Nearly a quarter of parents expect to have to put off their retirement in order to fund their child through university, a survey has shown.
The debt burden on students is increasing
The strain of funding their child's education has forced one in 20 parents to get a second job and 7% into debt.
Insurer Prudential found that up to 200,000 expected that they would have to delay retirement by 10 years.
But six out of 10 parents said they did not think it was their responsibility to pay for higher education.
A recent study by NatWest found that average debt of students leaving university in England, Scotland and Wales has risen by half in the past year.
This year's graduates owe £12,180 on average, an increase of £4,055 on 2003.
In addition, the NatWest study found that this year's new students expect they will need £26,000 to pay for their time at college.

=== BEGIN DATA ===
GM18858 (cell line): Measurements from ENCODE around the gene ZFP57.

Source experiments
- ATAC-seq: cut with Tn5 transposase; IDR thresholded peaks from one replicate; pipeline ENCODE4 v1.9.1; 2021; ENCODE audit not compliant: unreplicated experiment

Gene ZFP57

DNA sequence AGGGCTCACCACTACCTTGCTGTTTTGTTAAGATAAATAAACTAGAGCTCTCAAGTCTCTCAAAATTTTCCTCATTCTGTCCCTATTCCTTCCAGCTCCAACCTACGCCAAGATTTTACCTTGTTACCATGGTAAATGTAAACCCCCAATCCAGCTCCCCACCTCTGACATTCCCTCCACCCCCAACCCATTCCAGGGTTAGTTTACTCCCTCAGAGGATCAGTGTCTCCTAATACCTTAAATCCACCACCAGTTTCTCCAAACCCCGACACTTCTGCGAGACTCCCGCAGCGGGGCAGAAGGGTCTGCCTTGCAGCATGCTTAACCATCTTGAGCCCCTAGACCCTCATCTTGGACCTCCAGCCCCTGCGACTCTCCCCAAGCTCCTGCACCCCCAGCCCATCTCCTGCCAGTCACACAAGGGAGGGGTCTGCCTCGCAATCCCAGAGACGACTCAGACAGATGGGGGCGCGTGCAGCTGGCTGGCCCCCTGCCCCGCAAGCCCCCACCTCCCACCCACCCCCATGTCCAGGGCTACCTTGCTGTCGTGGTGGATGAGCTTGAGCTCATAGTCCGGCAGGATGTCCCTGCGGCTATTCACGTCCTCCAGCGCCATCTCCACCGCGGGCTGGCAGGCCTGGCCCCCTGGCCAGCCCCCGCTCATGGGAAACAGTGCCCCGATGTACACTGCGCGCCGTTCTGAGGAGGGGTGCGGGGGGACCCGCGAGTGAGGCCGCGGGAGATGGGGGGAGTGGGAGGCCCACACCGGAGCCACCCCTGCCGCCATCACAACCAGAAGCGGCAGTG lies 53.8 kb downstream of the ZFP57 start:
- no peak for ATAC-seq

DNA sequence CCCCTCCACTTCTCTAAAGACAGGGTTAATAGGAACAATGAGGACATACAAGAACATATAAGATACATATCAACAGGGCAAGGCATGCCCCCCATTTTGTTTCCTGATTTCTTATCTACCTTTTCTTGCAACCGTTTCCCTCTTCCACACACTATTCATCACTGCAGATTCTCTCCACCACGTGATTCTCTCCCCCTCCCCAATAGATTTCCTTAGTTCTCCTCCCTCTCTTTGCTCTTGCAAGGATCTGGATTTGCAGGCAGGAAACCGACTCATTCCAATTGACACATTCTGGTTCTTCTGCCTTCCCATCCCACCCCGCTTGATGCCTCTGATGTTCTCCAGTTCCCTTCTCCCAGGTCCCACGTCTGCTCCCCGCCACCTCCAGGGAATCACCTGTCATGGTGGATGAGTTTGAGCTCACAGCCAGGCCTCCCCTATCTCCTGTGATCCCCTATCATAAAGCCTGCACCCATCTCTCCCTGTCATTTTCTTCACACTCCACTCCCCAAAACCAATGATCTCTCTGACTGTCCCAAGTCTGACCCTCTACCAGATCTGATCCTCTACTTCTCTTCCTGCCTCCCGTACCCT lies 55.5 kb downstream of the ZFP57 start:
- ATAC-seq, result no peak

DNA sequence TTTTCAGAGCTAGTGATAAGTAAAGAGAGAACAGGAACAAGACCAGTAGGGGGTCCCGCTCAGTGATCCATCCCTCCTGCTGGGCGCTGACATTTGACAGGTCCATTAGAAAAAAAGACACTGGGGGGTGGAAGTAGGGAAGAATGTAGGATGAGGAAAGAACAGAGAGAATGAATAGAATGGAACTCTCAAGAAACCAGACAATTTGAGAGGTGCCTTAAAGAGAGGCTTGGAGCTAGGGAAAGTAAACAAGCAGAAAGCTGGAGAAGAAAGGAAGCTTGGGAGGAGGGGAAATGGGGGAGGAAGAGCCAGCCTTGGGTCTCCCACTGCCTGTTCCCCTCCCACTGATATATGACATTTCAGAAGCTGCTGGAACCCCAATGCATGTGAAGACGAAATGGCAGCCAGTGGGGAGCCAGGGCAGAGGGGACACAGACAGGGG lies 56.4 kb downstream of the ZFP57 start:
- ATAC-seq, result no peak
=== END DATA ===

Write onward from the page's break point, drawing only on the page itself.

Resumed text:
But despite the rising cost of higher education, 55% of parents admitted they had not made any financial plans to help pay for university, Prudential found.
"These results highlight the enormous financial strain put on parents to send their children to university," said Angus Maciver, director of research at Prudential.
"The fact many of us do not prepare adequately for our children's education means we are getting into further debt or have to work past retirement age."